Chinese New Year

Tomorrow is Chinese New Year.  If you're hoping to explore the lunar calendar beginning with students, read on for links and ideas to make the day a success.

Start by learning about Chinese New Year traditions through a holiday read-aloud of D Is for Dragon Dance by Ying Chang Compestine.  This story follows a boy and girl as they prepare for Chinese New Year, introducing symbols and traditions in an alphabetical list.

Introduce the Chinese Zodiac with a beautiful printable from Jan Brett.
Let students use the chart to figure out which animal will be associated with this year.  Then let them find which animal is associated with their birth years.  Challenge students to find patterns in the chart, such as how many years will pass before one of the animals is repeated.

Finally, allow students to make their own paper dragons using a template from Kaboose and a piece of crepe paper streamer.  Just decorate the dragon face,
cut out the masterpiece,
and attach the tail.
We used a stapler, so there was no waiting for the glue to dry.

Find out more about Chinese New Year history and traditions at A China Family Adventure.


Leap Year

2012 is a leap year, in which February will have 29 days. Get students involved in this infrequent occasion by learning the history and traditions of the day.

Leap Year was established in Rome by Julius Caesar in 46 BC after Cleopatra introduced him to Egypt's more accurate calendar.  To learn more about this Leap Day love story and the history of Leap Year, read the National Geographic News article, "Leap Year: How the World Makes Up for Lost Time."  Scholastic has a shorter, slightly simpler article about the day that would work for younger students.

Then find out how Leap Day has been celebrated in different places throughout its history.  One tradition holds that Leap Day is an occasion for ladies to propose to men, as shown in this century-old Leap Year postcard.

In 1904, the New York Times reported a Leap Year Dance in which the women wore linen collars while men carried bouquets and other feminine accessories.

In 1988, the little Texas/New Mexico border town, Anthony, declared itself to be the the Leap Year Capital of the World and began holding their Worldwide Leap Year Festival, a quadrennial Leap Year birthday celebration.

 Introduce students to one the most famous Leap Day stories, The Pirates of Penzance, by way of the San Francisco Opera Guild's Teacher's Guide and Resource Book.  The guide includes a kid-friendly summary of the story as well as lots of information and activities related to the opera in which a boy born on February 29 must wait until his 21st birthday (which won't occur until he's in his eighties) to be set free from his apprenticeship as a pirate.

After studying the history of the day, tie in math skills as well with Scholastic's Leap Year Math Quiz.  It's also a great day for practicing skip-counting by fours.  Play Cat Man Math Blues for a fun variation on the usual recitation.  Just scroll down the page to the Skip by Fours section.  I found this fun song by way of Mrs. Woody's Wonders, where you can find lots of other Leap Day links.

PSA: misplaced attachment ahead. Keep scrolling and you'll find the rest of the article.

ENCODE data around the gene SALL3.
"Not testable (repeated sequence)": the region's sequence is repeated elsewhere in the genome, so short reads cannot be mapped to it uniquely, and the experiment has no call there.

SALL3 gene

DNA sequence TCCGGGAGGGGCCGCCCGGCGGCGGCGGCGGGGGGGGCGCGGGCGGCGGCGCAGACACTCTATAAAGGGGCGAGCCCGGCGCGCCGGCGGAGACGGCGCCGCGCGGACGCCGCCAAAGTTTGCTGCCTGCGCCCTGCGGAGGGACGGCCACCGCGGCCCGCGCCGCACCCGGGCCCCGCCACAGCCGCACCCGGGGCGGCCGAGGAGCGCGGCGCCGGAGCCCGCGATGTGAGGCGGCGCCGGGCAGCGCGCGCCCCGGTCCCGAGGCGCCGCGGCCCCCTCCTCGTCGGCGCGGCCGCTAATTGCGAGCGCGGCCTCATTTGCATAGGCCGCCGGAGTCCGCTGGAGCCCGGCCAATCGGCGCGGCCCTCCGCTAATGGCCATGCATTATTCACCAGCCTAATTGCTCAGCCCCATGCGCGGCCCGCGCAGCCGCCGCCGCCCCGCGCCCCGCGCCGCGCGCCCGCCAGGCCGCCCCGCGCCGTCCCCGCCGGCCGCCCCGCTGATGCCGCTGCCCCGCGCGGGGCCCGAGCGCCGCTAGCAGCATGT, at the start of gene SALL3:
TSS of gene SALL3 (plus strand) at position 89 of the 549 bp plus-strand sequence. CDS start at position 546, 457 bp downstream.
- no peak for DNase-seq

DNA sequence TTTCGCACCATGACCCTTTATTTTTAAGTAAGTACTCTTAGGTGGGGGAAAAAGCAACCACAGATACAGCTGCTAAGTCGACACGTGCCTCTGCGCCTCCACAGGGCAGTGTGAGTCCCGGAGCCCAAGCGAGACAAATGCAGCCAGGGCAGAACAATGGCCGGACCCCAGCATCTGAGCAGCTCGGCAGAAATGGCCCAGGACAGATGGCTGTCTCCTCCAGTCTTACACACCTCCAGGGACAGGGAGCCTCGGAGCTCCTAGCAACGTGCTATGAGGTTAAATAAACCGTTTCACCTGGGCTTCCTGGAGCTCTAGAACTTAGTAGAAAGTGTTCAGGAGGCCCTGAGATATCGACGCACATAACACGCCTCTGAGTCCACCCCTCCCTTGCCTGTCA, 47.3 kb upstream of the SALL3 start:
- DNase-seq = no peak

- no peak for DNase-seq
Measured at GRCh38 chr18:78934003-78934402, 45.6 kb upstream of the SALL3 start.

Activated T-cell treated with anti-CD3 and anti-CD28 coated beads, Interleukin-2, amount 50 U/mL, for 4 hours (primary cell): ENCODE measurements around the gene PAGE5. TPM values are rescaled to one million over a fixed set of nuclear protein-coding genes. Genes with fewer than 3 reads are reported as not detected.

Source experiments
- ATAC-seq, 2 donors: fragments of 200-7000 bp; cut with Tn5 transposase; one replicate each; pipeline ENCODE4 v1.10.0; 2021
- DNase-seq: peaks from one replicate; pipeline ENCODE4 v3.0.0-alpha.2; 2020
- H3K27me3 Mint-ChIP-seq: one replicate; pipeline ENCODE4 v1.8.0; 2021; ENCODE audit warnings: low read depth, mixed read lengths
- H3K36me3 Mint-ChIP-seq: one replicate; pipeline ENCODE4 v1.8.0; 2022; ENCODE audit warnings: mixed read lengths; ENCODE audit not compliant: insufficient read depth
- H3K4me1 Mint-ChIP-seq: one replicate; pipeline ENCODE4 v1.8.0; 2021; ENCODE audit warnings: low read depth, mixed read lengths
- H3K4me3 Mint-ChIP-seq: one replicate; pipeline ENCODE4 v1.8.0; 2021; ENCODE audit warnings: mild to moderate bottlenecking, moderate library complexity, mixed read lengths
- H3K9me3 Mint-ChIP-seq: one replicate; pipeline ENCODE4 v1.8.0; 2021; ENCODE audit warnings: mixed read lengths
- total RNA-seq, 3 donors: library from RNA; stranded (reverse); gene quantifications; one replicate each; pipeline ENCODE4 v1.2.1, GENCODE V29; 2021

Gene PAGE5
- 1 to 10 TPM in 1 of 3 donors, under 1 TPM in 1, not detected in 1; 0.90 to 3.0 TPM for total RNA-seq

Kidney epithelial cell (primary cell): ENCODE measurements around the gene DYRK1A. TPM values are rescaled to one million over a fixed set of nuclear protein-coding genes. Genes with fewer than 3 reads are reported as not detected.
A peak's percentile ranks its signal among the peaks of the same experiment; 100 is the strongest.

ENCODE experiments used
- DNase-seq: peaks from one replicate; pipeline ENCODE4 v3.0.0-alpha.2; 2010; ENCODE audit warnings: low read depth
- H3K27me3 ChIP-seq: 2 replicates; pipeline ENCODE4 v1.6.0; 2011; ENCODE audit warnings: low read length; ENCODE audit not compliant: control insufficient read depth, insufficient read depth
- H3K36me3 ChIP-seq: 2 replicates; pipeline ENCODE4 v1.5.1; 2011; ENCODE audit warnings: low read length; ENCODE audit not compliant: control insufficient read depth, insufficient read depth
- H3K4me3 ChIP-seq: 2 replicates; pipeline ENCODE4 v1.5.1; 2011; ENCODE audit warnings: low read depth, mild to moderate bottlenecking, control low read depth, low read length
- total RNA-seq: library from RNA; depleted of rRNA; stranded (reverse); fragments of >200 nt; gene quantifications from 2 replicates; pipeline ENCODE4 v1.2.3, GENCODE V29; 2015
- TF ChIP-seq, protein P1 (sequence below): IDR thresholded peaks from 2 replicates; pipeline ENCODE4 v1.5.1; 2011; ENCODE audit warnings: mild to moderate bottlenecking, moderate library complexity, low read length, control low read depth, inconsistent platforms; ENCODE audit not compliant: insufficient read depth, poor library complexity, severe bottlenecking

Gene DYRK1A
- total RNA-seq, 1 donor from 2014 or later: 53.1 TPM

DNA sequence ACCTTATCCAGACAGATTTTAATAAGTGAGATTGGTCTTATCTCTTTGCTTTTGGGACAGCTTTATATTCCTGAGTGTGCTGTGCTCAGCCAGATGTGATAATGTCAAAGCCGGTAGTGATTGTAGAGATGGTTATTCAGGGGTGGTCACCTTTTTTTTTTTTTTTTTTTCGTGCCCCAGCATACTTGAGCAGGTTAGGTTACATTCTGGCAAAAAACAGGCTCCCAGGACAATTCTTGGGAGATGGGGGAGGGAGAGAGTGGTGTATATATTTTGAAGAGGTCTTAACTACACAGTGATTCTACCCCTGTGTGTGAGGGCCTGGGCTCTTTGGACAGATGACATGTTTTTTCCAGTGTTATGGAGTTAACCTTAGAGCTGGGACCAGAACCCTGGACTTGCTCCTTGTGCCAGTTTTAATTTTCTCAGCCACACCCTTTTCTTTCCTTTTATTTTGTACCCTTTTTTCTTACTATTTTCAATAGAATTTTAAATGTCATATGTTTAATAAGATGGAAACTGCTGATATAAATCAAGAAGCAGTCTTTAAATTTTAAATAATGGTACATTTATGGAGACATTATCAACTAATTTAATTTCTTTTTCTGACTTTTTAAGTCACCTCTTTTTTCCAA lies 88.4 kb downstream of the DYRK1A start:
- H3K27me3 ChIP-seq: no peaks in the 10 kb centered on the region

Keeping Track of Goals in the New Year + FREE printable

January always feels like a chance to forget about feeling guilty and start doing things better than in the past.  It's a perfect opportunity to get organized and prepare to succeed.  To get the year off to the right start, I found a few printable tools for keeping up with important dates, and I made some some new organizing tools, which I'm going to share with you!
Visit Red Stamp to find two free printable 2012 year-at-a-glance calendars.  This is perfect to help you and your students see the big picture of the year ahead.

I also printed out a yearly birthday calendar, so that I can keep better track of family and friends' birthdays this year.
You can get this easy-to-edit download free from The Project Girl.

To keep up with other commitments in the new year, get one of these printable agendas. Then, check out more tools for accomplishing New Year's goals.

I've always used a spiral-bound academic planner for keeping track of all my work responsibilities, but household management is a whole different monster.  To keep up with all of our chores and goals, I made up a weekly tracker.
To get your own copy of this Weekly Chore and Goal Chart, click HERE.  It has room for two people to track weekly chores and goals.  On the right side you can mark off your eight cups of water and daily exercise as well.  At the bottom, there's a place to plan a weekly dinner menu.
I also made this second version that includes two weeks of chores and goals for one person.  Get the Two Week Chore and Goal Chart HERE.  This version could be be slipped into the front of a student's binder to keep track of weekly responsibilities.